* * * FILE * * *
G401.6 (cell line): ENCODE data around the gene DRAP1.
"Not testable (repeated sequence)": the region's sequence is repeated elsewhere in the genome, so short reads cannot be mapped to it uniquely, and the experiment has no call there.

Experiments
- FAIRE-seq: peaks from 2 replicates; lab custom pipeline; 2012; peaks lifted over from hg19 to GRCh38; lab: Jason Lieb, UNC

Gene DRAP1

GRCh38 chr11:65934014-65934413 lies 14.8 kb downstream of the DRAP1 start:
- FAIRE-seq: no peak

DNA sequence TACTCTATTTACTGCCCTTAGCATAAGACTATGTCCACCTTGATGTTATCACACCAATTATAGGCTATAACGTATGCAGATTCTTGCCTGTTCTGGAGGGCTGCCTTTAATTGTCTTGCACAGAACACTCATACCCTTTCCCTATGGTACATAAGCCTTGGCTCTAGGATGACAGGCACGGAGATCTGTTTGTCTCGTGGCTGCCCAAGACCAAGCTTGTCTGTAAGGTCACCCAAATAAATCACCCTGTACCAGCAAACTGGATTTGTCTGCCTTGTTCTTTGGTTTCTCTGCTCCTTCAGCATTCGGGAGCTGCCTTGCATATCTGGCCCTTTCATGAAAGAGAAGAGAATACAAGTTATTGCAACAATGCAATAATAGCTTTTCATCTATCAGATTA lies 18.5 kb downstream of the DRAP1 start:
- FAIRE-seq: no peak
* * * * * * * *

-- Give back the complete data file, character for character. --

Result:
G401.6 (cell line): ENCODE data around the gene DRAP1.
"Not testable (repeated sequence)": the region's sequence is repeated elsewhere in the genome, so short reads cannot be mapped to it uniquely, and the experiment has no call there.

Experiments
- FAIRE-seq: peaks from 2 replicates; lab custom pipeline; 2012; peaks lifted over from hg19 to GRCh38; lab: Jason Lieb, UNC

Gene DRAP1

GRCh38 chr11:65934014-65934413 lies 14.8 kb downstream of the DRAP1 start:
- FAIRE-seq: no peak

DNA sequence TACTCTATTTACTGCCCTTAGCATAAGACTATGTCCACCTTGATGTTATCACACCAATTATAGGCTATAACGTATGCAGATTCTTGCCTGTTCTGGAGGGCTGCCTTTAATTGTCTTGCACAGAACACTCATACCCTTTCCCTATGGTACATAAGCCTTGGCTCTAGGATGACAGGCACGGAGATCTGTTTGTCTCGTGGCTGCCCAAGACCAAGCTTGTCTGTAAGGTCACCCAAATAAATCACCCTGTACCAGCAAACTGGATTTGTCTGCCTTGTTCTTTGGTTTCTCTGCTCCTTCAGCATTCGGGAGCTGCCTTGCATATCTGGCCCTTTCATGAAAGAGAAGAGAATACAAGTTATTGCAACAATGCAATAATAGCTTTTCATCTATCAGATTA lies 18.5 kb downstream of the DRAP1 start:
- FAIRE-seq: no peak